In his message the Holy Father succinctly describes what I hope, at least to some extent, this blog already does and what I pray it will more fully do as time goes on, namely recognizing "that the truth which we long to share does not derive its worth from its 'popularity' or from the amount of attention it receives," but communicates the truth "in its integrity, instead of seeking to make it acceptable [by] diluting it," thus providing "daily nourishment" instead of just being "a fleeting attraction." "The truth of the Gospel," the pontifical message continues, "is not something to be consumed or used superficially; rather it is a gift that calls for a free response." Above all, "[e]ven when it is proclaimed in the virtual space of the web, the Gospel demands to be incarnated in the real world and linked to the real faces of our brothers and sisters, those with whom we share our daily lives. Direct human relations always remain fundamental for the transmission of the faith!".

His conclusion, in true Benedictine (i.e., Ratzingerian) fashion, sets forth both the significance and the potential for on-line activity: "In the final analysis, the truth of Christ is the full and authentic response to that human desire for relationship, communion and meaning which is reflected in the immense popularity of social networks. Believers who bear witness to their most profound convictions greatly help prevent the web from becoming an instrument which depersonalizes people, attempts to manipulate them emotionally or allows those who are powerful to monopolize the opinions of others. On the contrary, believers encourage everyone to keep alive the eternal human questions which testify to our desire for transcendence and our longing for authentic forms of life, truly worthy of being lived. It is precisely this uniquely human spiritual yearning which inspires our quest for truth and for communion and which impels us to communicate with integrity and honesty."

Sunday, January 23, 2011

Jesus Christ, the light who has risen

"Land of Zebulun and land of Naphtali,
the way to the sea, beyond the Jordan,
Galilee of the Gentiles,
the people who sit in darkness have seen a great light,
on those dwelling in a land overshadowed by death
light has arisen."

From that time on, Jesus began to preach and say,
'Repent, for the kingdom of heaven is at hand'" (Matt. 4:15-17).

This excerpt from today's Gospel, in which Jesus begins his public ministry by moving from Nazareth to Capernaum by the sea, speaks directly to my heart after the events of the past two weeks. Matthew's point is direct: Jesus Christ is the "great light" that shines on us. Otherwise, we sit in the darkness of a land overshadowed by death. His call of repentance is nothing other than the change necessitated by our recognition of the fact that He conquered death. Repentance, which means so much more than just being sorry for our sins, or even having a firm purpose of amendment, is what Don Giussani discussed as living in the awareness, not only of my own destiny, but that of all with whom I come into contact, regardless of circumstances. Jesus is the one who teaches us that to truly love another means loving his/her destiny.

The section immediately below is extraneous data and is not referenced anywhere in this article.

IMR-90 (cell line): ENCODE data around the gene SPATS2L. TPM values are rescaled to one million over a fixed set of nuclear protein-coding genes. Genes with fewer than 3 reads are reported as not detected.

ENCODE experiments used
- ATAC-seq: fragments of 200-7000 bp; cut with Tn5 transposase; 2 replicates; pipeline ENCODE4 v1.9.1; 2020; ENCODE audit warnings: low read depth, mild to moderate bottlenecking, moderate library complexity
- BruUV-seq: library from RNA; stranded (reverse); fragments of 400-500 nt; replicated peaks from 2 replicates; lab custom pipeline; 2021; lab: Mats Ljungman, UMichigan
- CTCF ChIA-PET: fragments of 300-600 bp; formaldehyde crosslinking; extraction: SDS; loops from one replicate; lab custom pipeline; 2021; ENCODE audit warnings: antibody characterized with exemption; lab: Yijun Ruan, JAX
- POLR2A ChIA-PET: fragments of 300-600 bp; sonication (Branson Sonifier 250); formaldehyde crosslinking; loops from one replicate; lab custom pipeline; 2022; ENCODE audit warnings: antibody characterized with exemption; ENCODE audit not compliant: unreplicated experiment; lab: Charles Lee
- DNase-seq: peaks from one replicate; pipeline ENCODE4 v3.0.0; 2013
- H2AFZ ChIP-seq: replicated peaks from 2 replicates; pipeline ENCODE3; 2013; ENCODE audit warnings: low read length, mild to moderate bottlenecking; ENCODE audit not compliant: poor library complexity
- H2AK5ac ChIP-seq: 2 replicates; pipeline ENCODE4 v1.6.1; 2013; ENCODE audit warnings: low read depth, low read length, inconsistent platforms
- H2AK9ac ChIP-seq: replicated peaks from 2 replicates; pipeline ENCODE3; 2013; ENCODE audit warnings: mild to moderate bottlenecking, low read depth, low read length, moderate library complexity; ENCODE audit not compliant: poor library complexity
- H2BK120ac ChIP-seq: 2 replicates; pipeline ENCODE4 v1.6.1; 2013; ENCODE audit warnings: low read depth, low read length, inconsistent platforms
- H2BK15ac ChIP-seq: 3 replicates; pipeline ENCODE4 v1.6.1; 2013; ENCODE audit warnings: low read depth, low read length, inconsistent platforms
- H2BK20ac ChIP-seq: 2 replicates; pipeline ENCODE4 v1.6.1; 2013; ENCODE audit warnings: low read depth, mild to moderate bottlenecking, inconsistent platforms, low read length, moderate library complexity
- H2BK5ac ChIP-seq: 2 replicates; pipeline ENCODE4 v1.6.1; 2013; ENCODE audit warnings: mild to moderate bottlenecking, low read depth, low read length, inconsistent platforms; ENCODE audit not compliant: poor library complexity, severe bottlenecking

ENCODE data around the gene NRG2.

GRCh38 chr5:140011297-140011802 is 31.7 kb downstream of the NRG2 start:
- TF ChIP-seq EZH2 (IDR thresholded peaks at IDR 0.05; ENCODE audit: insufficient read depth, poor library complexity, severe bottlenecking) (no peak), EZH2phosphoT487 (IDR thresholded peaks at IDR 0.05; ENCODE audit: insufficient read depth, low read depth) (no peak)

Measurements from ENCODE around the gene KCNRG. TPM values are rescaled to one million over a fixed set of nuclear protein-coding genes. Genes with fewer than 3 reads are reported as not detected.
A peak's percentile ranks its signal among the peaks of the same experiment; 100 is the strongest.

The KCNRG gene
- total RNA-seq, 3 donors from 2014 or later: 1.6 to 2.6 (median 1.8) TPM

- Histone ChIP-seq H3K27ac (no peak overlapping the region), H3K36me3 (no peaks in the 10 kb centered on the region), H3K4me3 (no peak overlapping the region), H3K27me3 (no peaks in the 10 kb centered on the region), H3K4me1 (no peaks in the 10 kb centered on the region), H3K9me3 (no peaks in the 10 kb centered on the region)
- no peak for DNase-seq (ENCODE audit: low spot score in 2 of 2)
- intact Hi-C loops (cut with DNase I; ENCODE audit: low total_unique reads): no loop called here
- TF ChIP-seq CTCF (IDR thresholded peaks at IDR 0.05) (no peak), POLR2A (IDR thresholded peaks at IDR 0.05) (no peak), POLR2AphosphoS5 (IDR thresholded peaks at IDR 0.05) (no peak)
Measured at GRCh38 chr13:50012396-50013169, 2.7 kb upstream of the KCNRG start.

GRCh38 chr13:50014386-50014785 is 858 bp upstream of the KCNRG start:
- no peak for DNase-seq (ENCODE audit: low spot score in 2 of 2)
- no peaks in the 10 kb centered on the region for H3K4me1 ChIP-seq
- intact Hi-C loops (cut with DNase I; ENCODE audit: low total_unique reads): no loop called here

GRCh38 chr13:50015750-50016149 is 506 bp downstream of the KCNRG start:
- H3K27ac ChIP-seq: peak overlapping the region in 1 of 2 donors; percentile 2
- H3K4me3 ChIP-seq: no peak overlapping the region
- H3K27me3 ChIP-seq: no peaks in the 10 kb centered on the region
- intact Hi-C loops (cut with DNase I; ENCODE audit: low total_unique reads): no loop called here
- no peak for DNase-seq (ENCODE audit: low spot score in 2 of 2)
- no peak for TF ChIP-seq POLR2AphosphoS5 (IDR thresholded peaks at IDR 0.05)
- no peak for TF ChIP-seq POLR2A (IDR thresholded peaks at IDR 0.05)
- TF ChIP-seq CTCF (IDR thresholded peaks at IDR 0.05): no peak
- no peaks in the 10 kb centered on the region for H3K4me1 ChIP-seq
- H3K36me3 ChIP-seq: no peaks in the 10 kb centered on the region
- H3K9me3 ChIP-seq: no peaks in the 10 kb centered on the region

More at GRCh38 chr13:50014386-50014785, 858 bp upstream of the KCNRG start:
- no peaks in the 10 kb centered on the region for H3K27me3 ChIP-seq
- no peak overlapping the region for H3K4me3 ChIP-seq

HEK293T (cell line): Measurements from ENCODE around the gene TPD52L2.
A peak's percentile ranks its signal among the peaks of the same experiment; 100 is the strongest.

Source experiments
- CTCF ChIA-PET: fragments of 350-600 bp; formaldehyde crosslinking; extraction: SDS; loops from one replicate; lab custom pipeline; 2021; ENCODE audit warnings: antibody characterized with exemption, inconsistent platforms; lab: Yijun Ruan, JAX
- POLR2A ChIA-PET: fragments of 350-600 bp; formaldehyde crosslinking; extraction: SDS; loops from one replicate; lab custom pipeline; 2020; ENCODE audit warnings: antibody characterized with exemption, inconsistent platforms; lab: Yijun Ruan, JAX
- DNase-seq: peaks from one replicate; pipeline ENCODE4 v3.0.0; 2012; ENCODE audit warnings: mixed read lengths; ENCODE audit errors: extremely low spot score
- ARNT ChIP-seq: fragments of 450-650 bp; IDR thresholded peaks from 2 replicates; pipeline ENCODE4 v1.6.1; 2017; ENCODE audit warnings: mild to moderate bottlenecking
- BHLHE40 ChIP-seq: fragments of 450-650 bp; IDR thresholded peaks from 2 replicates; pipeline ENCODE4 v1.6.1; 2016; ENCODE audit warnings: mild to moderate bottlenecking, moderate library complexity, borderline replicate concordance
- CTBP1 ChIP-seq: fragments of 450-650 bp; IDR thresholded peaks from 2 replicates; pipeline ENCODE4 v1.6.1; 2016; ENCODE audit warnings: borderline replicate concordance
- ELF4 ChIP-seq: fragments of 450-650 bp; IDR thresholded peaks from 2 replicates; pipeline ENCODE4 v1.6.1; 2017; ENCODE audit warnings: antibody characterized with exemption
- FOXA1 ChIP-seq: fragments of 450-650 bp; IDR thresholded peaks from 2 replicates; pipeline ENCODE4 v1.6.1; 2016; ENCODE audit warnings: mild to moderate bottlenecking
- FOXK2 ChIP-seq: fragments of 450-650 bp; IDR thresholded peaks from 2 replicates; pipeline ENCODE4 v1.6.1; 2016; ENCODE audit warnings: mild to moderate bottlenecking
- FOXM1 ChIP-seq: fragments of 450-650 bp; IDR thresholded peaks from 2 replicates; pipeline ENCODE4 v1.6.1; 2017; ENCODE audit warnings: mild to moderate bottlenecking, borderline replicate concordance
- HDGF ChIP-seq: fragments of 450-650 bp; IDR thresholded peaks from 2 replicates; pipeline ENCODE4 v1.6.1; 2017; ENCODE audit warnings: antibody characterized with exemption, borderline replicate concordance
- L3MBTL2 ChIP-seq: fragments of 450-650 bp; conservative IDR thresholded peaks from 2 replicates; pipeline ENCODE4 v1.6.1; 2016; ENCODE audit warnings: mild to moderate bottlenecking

Reading the letters in the current issue of Traces last night before going to sleep, I was struck by a letter from Jerry Brungardt in which he discusses "the gaze" of Christ and how we experience His gaze through the eyes of others. Being able to look at another with "the gaze" is what it means to love another by loving her/his destiny. It is also what it means to truly see. Jerry concludes his letter by writing "I beg that I will be able to share with others this gaze... as I look more and more on reality- and those around me- as a friend, as an opportunity for me in my conversion, to recognize Christ in the here and now."

Saturday, January 22, 2011

"What is spiritual is local"

Tim Vivian begins his introduction to the life of Saint George of Choziba in his book Journeying Into God: Seven Early Monastic Lives, by pointing out succinctly that "[w]hat is spiritual is local." Very often, perhaps most of the time, when we think about spirituality it is "all soul and no body." When we consider spirituality as disembodied, Vivian continues, "what is spiritual drifts without hometown or date of birth" becoming "homogeneous and homogenized."

The great French literary theorist Roland Barthes asked, "Isn't storytelling always a way of searching for one's origins...?" His question, of course, is rhetorical with the answer being "Yes." When I come to know that "my origins are certain in God," observes Eugene Peterson in his Five Smooth Stones for Pastoral Work, I can easily discern by way of implication "that my future is also certain in him." Discerning this is what allows "me to live by faith in the present" moment.